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350 Christian publications siezed by religious authorities in M'sia

Publication Date : 03-01-2014

 

Enforcement officers from the Selangor Islamic Affairs Department (Jais) and the Malaysian police seized about 350 copies of Christian publications from the premises of the Bible Society of Malaysia in Damansara Kim in Petaling Jaya.

They include copies of the Bible in Bahasa Malaysia, or Al-Kitab (310) and the Iban language, also known as Bup Kudus (10).

The Jais officers also carried away 20 copies of Luke’s Gospel in Bahasa Malaysia.

It is believed the raid pertained to the Non-Islamic Religions (Control of Propagation Among Muslims) Enactment 1988 that prohibited the use of the “kalimah Allah” (the word Allah) and other Quranic terms by non-Muslims.

Society president Lee Min Choon and office manager Sinclair Wong were brought to the Damansara Utama police station where their statements were recorded. They left after 90 minutes.

Lee said they were directed to see Jais on January 10, adding that the department was believed to have acted under the 1988 enactment.

Appealing for calm, he called on the federal government to step in to resolve the issue.

He said the Bibles taken by Jais had the crucifix symbol and the words “Christian Publication” printed on the covers, as required under a 10-point government agreement in 2010 on the printing, import and distribution of the Bahasa Malaysia version of the Bible in peninsular Malaysia.

“We hope the federal government will liaise with Jais to resolve this,” said Lee, adding that the authorities were aware of the existence of these Bibles.

He said over the years, the society had been in direct contact with the government, including Attorney-General Abdul Gani Patail and Minister in the Prime Minister’s Department Idris Jala.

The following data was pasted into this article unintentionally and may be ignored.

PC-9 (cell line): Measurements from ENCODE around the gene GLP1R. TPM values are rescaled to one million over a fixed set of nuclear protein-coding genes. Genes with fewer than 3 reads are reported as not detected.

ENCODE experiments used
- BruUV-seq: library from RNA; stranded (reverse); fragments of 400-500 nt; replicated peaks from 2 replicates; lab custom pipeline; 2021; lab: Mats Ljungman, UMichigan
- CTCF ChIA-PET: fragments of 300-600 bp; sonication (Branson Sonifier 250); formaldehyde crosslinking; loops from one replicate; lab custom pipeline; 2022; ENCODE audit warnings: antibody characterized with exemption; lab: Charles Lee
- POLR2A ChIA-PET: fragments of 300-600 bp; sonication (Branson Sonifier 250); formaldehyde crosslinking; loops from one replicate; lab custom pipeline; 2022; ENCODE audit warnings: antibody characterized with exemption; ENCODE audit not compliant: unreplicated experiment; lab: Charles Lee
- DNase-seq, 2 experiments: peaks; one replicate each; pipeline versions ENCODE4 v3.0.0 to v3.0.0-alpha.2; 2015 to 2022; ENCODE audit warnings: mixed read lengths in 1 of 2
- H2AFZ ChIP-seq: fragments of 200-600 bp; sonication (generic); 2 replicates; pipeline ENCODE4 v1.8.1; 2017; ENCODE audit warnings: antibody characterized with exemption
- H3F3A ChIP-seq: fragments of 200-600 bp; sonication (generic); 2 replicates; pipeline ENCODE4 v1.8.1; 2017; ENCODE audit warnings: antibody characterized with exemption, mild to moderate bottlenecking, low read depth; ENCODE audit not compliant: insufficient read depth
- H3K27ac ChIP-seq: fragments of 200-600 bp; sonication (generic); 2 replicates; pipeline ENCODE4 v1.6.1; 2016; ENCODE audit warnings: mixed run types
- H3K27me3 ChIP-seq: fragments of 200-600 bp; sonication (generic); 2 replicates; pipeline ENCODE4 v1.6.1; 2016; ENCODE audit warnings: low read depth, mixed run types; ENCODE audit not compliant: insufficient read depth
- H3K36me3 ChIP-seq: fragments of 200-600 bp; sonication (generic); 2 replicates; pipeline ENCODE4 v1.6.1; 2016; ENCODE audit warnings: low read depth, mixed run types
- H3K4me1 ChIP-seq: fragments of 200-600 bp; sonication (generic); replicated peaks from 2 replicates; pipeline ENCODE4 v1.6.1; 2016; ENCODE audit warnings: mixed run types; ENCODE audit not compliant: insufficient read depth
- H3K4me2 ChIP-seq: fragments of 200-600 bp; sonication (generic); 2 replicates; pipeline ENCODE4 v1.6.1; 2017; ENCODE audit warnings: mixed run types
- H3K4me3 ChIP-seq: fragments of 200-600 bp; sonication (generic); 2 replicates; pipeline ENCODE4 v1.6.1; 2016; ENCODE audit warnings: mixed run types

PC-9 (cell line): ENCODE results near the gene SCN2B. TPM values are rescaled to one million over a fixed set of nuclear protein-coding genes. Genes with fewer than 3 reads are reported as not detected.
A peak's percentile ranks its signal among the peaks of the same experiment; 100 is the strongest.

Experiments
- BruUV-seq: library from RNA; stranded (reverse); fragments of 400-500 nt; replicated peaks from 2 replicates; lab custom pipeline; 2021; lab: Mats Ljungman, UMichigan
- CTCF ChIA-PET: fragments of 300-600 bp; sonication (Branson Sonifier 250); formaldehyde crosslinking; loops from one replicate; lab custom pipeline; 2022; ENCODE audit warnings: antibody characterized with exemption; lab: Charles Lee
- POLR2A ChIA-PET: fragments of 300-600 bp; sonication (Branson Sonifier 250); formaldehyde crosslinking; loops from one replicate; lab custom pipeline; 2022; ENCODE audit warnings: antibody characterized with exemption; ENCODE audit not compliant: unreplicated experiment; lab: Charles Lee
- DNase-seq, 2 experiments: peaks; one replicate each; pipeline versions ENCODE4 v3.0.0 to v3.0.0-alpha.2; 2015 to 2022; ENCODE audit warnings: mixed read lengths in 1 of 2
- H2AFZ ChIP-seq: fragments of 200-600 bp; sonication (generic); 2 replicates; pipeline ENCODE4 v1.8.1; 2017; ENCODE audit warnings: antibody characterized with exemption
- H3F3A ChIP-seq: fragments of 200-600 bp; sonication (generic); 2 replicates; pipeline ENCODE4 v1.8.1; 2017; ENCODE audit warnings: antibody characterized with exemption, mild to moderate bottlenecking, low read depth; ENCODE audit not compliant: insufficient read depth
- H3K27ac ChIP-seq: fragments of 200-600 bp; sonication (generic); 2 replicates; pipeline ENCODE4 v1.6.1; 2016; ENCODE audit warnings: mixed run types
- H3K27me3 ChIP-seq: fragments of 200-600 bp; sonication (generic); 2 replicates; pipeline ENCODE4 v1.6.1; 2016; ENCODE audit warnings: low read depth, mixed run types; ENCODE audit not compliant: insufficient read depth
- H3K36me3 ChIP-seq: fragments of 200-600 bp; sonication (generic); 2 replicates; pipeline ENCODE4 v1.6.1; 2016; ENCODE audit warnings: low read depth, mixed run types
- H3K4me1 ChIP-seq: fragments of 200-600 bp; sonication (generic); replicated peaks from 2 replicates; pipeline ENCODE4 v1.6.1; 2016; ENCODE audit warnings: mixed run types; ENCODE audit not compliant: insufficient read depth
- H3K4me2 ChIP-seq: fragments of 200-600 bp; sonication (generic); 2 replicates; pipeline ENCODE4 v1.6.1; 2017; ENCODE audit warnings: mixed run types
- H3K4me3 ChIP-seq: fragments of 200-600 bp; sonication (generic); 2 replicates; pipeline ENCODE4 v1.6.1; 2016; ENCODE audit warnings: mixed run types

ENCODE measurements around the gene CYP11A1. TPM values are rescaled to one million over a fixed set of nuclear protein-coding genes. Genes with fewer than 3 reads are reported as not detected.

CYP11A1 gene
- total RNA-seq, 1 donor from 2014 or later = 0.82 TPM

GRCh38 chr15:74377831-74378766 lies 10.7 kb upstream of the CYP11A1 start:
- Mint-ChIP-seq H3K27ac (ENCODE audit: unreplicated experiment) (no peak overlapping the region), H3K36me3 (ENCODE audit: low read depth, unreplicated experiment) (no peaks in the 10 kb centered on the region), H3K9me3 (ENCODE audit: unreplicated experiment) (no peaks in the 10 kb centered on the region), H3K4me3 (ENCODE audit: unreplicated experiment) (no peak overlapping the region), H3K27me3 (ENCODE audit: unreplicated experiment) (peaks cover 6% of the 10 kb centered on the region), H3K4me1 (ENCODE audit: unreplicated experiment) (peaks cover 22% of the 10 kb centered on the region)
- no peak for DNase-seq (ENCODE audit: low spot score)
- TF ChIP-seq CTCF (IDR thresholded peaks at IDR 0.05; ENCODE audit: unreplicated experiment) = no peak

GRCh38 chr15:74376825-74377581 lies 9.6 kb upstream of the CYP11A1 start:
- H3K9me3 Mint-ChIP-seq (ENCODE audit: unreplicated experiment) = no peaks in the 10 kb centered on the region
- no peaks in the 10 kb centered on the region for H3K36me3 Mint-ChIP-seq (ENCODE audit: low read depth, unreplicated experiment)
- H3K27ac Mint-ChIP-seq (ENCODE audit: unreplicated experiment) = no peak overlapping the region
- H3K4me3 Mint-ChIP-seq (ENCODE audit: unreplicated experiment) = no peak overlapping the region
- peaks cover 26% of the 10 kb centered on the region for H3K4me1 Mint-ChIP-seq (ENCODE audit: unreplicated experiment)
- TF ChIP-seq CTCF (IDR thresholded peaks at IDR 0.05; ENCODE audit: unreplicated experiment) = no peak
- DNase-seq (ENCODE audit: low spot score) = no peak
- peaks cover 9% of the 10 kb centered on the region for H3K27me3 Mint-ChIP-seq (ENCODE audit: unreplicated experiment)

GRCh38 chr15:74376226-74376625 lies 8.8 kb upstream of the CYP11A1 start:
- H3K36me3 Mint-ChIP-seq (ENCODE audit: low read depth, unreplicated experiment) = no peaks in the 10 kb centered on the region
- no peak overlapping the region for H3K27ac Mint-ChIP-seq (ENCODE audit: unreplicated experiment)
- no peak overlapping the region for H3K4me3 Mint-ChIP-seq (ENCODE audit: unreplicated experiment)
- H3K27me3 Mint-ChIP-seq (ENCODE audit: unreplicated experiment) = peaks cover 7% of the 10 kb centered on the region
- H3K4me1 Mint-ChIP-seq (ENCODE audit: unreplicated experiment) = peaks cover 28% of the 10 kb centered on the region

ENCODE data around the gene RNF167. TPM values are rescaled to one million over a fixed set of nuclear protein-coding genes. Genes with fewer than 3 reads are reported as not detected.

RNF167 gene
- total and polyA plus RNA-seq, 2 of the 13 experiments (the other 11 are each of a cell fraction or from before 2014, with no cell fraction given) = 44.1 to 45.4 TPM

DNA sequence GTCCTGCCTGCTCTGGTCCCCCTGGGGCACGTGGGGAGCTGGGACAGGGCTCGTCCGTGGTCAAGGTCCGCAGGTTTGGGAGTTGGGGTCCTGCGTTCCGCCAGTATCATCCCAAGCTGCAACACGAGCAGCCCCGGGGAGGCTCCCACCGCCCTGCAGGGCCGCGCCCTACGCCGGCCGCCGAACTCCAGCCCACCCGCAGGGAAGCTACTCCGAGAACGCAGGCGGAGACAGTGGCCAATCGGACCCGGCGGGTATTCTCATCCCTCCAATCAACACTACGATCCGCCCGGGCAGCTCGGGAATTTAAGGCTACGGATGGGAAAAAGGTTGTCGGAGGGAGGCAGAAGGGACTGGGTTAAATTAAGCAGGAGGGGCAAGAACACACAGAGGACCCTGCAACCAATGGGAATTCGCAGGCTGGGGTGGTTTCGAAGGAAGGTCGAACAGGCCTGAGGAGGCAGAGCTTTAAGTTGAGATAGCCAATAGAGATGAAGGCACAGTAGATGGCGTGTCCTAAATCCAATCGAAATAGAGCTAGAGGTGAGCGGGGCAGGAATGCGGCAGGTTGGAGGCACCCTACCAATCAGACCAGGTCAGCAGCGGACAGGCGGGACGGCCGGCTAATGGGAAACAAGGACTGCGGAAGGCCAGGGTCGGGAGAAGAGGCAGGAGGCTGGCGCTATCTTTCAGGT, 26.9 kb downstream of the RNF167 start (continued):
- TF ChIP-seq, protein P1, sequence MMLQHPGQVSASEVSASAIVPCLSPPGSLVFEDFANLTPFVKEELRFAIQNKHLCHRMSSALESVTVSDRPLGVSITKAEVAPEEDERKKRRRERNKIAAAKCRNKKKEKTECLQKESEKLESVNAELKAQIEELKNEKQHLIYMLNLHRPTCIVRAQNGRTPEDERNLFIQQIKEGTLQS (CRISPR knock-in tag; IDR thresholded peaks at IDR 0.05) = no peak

“The Bibles were imported and vetted by the home ministry before they were released to us,” said Lee, adding that Malay-speaking Christians should be allowed to read their scriptures in the language.

Bible Society of Malaysia executive council member Nic Ng said their premises was closed for stock taking when the enforcement officers arrived yesterday.

Ng said the staff initially did not allow the officers to enter the premises because they did not have a warrant.

“My staff called me and I also told Jais had no jurisdiction over us,” he said, adding that Lee relented as they did not want the officers to force their way into the premises. After a brief standoff, five officers went in.

Jais director Ahmad Zaharin Mohd Saad said the raid followed an investigation on the society.

“I ask for all parties to give Jais and the police the opportunity and space to carry out further investigations.

“There will not be any more comment,” he said, adding that Jais would issue a statement only if necessary.

“This issue need not be politicised nor blown out of proportion,” said Ahmad Zaharin, who had stated last week that he would be issuing letters to all churches in Selangor to remind them of the enactment.

 

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